Exclusive: Infighting leaves IS in disarray in East Mosul
Iraqi Federal Police claimed to have liberated the Filisteen and Domiz neighbourhoods on the eastern bank of the river Tigris with the support of the army's armoured 9th division.
Meanwhile, Iraqi Counter-Terrorism forces say they have liberated the Baladiyat neighbourhood. The latest gains put the eastern part of the city at around 80 percent re-captured after more than two years of Islamic State group occupation.
Advances in the south-east of the city have been supported by US ground forces, with the 101st Airborne having entered the city in recent weeks, and been caught up in fighting close to the Al-Salam hospital.
This marks the first time conventional US forces have been involved in combat operations inside the city during this offensive.
The gains come just a day after reports that firefights had broken out between the Islamic State's foreign and Iraqi fighters. The clashes were reported to have come after foreign fighters refused to allow Iraqi families to flee front lines in the east of the city to western Mosul.
Such clashes would be the first sign of a split within the group since the start of the Mosul offensive on October 17 last year.
The apparent collapse comes after a significant "refit" of Iraqi forces, which has seen greater involvement of the Iraqi Federal Police and Army in the assault on the city, in an effort to move away from a reliance on Iraqi Special Forces, which are understood to have taken significant casualties.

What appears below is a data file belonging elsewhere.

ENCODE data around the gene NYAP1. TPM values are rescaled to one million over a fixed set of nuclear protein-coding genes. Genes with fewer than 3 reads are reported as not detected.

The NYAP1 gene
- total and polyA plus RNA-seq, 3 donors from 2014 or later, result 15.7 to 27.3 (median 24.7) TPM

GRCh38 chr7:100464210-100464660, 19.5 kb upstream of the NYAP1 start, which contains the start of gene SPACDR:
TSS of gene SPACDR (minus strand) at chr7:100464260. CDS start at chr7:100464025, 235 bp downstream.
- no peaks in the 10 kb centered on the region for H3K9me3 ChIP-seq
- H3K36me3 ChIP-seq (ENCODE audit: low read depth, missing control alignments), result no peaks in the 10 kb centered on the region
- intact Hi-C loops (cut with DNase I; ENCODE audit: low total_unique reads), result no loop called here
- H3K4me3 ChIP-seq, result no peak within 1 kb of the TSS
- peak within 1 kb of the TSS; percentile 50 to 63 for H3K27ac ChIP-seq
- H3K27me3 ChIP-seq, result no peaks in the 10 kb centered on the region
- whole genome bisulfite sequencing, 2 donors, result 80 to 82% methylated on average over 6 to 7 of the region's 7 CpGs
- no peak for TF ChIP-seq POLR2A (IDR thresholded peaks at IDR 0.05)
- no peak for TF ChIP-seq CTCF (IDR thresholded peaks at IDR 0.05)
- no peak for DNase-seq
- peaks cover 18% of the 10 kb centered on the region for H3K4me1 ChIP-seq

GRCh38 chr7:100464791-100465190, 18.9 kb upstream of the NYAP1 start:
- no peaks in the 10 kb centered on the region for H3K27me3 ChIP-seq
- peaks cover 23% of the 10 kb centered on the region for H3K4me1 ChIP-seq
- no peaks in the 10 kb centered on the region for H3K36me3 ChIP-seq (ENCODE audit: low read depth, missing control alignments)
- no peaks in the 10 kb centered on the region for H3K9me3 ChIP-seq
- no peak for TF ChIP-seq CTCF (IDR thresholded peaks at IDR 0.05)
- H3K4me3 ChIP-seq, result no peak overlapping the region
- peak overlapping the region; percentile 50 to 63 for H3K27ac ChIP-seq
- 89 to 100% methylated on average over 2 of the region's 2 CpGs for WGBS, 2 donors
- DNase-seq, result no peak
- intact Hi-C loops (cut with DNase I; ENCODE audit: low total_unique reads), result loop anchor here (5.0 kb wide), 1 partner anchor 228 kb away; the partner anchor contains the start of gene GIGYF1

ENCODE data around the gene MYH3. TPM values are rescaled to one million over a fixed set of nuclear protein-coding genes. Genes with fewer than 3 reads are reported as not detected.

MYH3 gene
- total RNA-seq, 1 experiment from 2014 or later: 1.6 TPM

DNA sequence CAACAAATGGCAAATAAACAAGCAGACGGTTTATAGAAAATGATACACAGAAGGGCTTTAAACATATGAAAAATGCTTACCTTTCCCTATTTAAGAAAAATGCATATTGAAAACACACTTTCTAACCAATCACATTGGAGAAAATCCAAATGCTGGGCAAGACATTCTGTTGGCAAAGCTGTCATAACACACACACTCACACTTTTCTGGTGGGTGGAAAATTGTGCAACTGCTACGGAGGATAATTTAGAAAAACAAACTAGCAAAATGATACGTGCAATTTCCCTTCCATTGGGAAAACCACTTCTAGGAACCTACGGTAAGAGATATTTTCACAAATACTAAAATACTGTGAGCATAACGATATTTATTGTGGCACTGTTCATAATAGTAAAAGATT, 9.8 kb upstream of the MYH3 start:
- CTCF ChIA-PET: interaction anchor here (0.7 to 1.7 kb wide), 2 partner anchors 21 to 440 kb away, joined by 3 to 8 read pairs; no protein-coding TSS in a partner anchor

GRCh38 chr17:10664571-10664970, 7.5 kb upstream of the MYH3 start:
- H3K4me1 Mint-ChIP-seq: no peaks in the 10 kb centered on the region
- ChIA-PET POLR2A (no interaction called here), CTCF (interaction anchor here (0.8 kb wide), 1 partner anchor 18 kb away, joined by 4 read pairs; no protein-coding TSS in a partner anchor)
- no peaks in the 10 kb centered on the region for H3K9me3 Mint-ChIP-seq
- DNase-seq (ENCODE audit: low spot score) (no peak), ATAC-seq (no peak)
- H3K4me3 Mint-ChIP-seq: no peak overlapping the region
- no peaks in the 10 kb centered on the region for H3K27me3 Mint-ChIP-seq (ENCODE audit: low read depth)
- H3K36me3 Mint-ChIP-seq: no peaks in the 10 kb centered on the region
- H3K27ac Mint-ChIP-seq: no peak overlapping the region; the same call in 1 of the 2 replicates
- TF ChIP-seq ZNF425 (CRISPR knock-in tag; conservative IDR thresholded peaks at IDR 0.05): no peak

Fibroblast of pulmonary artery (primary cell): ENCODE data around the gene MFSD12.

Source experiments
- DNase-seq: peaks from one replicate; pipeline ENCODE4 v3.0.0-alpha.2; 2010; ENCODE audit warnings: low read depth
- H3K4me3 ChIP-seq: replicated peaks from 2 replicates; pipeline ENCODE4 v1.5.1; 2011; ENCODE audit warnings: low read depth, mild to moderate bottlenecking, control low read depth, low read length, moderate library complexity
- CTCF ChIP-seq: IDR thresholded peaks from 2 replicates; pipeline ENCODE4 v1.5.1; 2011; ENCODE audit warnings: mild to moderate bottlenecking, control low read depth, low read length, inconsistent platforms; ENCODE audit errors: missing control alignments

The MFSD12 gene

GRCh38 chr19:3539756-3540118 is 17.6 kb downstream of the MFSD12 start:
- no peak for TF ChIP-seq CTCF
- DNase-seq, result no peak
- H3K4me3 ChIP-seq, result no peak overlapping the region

The advances have also bought coalition forces to the eastern banks of the Tigris river - which runs through the heart of the city - for the first time.
Following the push-back, neighbourhoods in the city's east re-taken from IS have already witnessed something of a miraculous return to life. In the Al-Zuhoor district, the central market is bustling, the main mosque attracts large numbers for daily prayers and the streets are packed with cars.
Though the security situation remains precarious, as shown by the significant presence of security services, the city is returning to life. Despite the fighting, more than one million people remain inside the city.
As preparations for the liberation of the western part of the city continue, Lieutenant-General Talib Saghati, one of the senior officers leading the operation, noted that international coalition forces and the Kurdish Peshmerga would be involved, in an attempt to reduce reliance on the ICTS - despite prior claims that the Peshmerga would not be involved in the city's liberation.